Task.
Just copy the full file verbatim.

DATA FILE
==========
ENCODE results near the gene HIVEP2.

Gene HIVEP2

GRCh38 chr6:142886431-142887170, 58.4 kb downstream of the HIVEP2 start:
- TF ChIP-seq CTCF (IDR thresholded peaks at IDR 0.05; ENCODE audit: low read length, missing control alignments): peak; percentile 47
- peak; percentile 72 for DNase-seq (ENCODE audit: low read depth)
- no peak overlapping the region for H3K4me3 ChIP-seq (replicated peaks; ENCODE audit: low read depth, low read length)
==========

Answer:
ENCODE results near the gene HIVEP2.

Gene HIVEP2

GRCh38 chr6:142886431-142887170, 58.4 kb downstream of the HIVEP2 start:
- TF ChIP-seq CTCF (IDR thresholded peaks at IDR 0.05; ENCODE audit: low read length, missing control alignments): peak; percentile 47
- peak; percentile 72 for DNase-seq (ENCODE audit: low read depth)
- no peak overlapping the region for H3K4me3 ChIP-seq (replicated peaks; ENCODE audit: low read depth, low read length)